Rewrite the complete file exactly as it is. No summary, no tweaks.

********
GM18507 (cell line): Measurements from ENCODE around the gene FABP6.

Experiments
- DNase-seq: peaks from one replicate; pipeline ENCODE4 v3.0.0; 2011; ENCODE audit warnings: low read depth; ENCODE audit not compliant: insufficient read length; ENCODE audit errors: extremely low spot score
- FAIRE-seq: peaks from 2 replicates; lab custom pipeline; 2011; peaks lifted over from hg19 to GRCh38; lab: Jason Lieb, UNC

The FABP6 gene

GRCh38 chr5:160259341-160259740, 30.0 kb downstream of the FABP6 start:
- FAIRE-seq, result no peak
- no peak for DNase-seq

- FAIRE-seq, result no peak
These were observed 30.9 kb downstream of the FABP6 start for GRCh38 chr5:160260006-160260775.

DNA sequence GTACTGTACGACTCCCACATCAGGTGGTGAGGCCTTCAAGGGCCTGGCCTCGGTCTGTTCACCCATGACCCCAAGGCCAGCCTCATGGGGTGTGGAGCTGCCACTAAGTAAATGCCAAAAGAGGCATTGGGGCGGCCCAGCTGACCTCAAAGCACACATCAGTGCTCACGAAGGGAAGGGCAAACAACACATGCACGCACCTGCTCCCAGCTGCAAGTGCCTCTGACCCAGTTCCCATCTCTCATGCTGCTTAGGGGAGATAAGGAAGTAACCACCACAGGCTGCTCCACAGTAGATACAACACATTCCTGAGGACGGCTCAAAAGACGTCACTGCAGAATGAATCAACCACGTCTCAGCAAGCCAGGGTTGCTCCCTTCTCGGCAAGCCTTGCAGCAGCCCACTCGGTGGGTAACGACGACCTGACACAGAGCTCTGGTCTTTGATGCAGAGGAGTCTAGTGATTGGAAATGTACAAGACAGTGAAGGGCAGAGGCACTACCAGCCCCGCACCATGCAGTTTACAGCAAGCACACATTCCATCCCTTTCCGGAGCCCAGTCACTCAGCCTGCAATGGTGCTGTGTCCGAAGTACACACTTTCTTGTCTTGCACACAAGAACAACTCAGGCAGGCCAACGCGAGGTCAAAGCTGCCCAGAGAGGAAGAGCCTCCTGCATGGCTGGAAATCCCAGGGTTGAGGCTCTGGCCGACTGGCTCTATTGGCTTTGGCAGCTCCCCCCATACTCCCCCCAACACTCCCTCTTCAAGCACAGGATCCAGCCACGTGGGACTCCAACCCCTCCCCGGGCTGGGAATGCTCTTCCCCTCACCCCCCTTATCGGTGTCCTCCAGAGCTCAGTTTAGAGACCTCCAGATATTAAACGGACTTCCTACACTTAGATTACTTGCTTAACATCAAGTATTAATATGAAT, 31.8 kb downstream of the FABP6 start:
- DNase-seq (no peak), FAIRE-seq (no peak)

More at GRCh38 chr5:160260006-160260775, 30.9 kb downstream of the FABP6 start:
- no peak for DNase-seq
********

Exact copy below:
GM18507 (cell line): Measurements from ENCODE around the gene FABP6.

Experiments
- DNase-seq: peaks from one replicate; pipeline ENCODE4 v3.0.0; 2011; ENCODE audit warnings: low read depth; ENCODE audit not compliant: insufficient read length; ENCODE audit errors: extremely low spot score
- FAIRE-seq: peaks from 2 replicates; lab custom pipeline; 2011; peaks lifted over from hg19 to GRCh38; lab: Jason Lieb, UNC

The FABP6 gene

GRCh38 chr5:160259341-160259740, 30.0 kb downstream of the FABP6 start:
- FAIRE-seq, result no peak
- no peak for DNase-seq

- FAIRE-seq, result no peak
These were observed 30.9 kb downstream of the FABP6 start for GRCh38 chr5:160260006-160260775.

DNA sequence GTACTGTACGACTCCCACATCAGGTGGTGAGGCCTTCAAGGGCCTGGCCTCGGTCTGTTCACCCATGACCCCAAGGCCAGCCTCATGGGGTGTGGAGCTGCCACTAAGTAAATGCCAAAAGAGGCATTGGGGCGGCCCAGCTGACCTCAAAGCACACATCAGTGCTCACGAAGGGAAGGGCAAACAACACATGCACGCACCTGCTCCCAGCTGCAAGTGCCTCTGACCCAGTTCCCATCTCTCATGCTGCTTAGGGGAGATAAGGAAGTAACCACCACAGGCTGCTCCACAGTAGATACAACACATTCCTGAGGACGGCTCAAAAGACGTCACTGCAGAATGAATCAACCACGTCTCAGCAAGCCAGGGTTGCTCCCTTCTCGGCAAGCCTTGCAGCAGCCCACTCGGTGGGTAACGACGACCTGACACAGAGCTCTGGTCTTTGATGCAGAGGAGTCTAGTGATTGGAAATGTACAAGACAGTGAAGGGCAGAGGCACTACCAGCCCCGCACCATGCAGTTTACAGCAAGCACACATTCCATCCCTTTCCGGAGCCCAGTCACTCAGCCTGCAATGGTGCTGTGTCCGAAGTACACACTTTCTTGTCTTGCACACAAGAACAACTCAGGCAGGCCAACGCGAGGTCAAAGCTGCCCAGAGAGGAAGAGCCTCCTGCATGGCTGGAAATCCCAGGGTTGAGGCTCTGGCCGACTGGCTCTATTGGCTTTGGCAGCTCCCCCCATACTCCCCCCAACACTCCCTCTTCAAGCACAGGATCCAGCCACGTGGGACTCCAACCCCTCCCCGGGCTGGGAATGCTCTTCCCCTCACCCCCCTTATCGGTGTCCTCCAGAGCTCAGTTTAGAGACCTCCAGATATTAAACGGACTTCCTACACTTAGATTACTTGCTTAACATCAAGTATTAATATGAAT, 31.8 kb downstream of the FABP6 start:
- DNase-seq (no peak), FAIRE-seq (no peak)

More at GRCh38 chr5:160260006-160260775, 30.9 kb downstream of the FABP6 start:
- no peak for DNase-seq